Friday, October 16, 2015

State price indices! Get em while they're hot!


Martin Beraja, Erik Hurst, and Juan Ospina have constructed state price indices from retail scanner data! That's pretty badass. Nice job, guys.

I don't know what state-level price indices already exist, but these look pretty good, so if you need state-level price data for your research, you might want to mail these guys! It's only from 2006, of course, and it's biased because it only includes stuff that people buy in stores.

Anyway, Beraja et al. use their state-level data to help make a model of regional shocks. (I don't really believe the model that much, but that's not the point.) This kind of micro-flavored macro - "dissagregated" macro, if you will - seems to be getting more important. I've heard a number of other macro folks talk about making these sorts of models, and there seems to be a lot more focus on collecting region-, industry-, and firm-specific data. Related trends include models with heterogeneity, network models, and institutional models (for example, this one that I just saw presented).

That's cool. A lot of macro people seem to have woken up to the fact that their old model paradigms (NK, RBC, and the like) weren't really working, and new stuff is needed. And also, at the same time, woken up to the fact that the available data aren't very informative. The new micro-focused macro models, and new data sets, seem to be ways of trying to chip away at the problem. The new stuff hasn't taken over yet, but it's spreading.

Also, Beraja et al.'s data set demonstrates quite clearly how the IT revolution has dramatically increased data availability. I think everyone realizes that that's the big force changing econ right now.

8 comments:

  1. Anonymous5:12 PM

    Interesting and ripe for comparisons with other regions of the world. Europe has in a sense had disaggregated data for a long time so comparisons might unearth something new about the differences between the state markets of a politically unified region (USA) and the national markets of a politically fragmented region (Europe).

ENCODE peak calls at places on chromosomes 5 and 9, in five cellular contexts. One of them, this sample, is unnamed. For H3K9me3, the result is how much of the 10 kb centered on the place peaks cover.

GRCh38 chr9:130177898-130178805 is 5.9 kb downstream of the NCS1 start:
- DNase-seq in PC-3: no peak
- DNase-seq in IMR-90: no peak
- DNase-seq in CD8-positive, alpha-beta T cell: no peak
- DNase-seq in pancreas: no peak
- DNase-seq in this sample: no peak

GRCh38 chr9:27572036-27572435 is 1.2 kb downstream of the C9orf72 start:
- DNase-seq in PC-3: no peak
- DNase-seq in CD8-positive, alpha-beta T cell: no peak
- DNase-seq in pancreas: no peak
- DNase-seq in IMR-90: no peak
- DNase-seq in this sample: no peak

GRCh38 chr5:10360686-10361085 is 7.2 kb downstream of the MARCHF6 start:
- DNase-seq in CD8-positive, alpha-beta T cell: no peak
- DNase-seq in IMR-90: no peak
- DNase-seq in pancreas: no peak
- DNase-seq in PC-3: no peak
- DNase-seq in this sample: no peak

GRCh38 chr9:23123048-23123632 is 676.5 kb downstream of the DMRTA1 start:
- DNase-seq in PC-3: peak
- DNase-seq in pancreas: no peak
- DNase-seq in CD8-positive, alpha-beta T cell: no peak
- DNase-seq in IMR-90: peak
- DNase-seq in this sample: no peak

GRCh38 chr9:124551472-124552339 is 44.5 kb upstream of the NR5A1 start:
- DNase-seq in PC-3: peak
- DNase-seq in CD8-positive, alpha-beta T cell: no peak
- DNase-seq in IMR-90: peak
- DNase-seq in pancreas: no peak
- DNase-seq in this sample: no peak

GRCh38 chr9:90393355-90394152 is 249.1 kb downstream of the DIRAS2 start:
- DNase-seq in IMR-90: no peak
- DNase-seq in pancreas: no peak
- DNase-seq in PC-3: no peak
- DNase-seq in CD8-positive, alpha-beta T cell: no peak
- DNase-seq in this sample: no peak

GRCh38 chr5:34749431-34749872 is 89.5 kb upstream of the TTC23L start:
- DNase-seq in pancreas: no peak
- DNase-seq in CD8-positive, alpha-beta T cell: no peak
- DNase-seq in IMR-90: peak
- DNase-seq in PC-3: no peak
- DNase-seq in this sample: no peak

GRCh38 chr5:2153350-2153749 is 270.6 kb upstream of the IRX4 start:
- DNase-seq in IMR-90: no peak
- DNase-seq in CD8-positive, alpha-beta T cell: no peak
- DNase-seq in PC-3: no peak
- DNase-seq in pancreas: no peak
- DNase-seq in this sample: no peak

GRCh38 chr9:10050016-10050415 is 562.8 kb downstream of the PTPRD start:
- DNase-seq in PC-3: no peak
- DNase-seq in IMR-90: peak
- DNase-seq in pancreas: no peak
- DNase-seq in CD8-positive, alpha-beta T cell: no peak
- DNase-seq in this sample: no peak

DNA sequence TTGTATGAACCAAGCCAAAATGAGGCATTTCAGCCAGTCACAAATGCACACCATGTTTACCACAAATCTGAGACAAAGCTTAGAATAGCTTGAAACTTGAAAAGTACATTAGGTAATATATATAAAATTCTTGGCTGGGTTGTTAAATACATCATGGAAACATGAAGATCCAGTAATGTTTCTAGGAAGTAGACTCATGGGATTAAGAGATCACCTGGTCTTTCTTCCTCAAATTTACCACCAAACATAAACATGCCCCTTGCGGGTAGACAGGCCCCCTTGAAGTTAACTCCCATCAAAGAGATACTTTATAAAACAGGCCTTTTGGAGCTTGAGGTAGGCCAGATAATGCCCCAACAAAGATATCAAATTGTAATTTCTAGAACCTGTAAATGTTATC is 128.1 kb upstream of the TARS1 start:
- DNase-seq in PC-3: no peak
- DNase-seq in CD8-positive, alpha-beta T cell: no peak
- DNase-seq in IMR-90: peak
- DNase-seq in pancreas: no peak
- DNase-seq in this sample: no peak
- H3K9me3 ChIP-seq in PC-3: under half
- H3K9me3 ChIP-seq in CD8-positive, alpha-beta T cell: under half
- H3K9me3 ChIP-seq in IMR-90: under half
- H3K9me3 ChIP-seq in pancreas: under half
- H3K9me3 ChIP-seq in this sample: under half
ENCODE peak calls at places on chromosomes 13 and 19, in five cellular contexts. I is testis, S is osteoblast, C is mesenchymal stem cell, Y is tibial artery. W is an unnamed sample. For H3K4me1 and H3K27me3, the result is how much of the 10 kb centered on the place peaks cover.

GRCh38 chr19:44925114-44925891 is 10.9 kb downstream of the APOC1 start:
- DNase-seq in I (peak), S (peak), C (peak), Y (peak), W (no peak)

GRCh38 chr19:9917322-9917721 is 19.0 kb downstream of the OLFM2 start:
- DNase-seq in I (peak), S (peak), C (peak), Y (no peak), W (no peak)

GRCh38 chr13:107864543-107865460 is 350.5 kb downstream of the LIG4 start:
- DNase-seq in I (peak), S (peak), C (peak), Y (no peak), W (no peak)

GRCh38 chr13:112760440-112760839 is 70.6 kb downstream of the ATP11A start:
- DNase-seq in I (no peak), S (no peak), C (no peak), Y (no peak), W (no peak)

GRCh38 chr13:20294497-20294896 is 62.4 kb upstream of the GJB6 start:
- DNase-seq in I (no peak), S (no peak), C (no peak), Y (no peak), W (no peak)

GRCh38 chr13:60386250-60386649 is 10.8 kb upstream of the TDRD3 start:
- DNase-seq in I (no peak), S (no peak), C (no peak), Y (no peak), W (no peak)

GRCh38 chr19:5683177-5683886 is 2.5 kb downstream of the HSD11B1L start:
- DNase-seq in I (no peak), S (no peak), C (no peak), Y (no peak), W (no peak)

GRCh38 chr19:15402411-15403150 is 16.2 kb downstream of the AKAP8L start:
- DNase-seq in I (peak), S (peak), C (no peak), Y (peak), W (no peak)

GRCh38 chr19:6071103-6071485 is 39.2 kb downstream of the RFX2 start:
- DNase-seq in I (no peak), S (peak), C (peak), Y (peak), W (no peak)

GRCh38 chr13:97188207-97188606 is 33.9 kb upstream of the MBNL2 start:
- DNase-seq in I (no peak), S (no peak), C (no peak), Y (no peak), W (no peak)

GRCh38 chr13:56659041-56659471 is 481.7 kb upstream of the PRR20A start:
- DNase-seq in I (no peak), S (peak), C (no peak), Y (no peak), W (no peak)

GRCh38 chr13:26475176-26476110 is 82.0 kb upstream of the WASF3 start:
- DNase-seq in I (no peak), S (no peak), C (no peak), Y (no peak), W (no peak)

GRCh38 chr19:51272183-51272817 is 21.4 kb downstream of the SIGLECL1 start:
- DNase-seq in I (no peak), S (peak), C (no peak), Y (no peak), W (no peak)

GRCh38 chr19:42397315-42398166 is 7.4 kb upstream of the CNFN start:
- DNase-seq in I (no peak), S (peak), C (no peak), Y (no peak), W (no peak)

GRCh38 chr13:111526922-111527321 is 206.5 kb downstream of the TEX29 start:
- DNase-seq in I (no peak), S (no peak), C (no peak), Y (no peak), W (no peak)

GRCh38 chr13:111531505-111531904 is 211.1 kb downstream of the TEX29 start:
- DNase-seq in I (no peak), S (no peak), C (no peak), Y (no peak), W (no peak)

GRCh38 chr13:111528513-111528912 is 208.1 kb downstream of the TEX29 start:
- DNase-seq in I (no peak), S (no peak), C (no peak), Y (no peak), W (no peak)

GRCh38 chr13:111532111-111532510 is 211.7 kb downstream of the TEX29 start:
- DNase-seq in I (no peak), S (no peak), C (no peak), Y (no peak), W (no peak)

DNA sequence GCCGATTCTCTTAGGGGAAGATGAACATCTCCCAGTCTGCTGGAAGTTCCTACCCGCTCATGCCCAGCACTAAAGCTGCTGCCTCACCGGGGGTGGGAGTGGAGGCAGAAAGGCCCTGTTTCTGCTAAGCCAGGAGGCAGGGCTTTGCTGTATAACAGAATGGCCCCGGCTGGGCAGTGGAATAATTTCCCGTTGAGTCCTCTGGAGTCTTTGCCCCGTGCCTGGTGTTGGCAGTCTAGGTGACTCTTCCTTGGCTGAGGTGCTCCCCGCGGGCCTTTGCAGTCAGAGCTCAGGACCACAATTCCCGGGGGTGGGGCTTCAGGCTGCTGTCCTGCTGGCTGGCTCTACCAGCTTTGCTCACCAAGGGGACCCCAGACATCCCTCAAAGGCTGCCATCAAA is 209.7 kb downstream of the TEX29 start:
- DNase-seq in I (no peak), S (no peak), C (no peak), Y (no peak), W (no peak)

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  2. BLS has been releasing price indices at even the MSA level for a long time. And you can even get breakdowns by rent/food/etc.

    https://research.stlouisfed.org/fred2/graph/?g=1SFQ
    http://www.bls.gov/regions/west/news-release/consumerpriceindex_sanfrancisco.htm

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    Replies
    1. Hmm...that's cool! But I can't find it by state, only by MSA...

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    2. Anonymous11:38 PM

      This should help , assuming you're only interested in the state of Massachusetts , from 1910 to 1943 :

      https://research.stlouisfed.org/fred2/graph/?g=1SFQ

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    3. Anonymous11:42 PM

      Sorry , here's the right link :

      https://research.stlouisfed.org/fred2/graph/?g=2bQK

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  3. One of the Federal Reserve Blogs states that inflation in the US is in the west. I suppose they can't say that without some data from the west and some data from the other regions and then making a comparison. This Berjara data can't be the first source of such data. Is that not the regional Fed's job already. May be the Fed do it by regions and not individual states.
    https://www.stlouisfed.org/on-the-economy/2015/october/regional-cpi-inflation

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  4. Anonymous6:41 PM

    Noah,
    How come you economists dont switch to writing your stuff in code? Arent most of you younger, less computer illiterate kids armed with R or Python capacity? Wouldnt it be great if I could just open your repository and grab your data and code and play around too ?

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    Replies
    1. Yep, economists mostly use Python or Matlab, sometimes R. Not posting code is just a cultural quirk.

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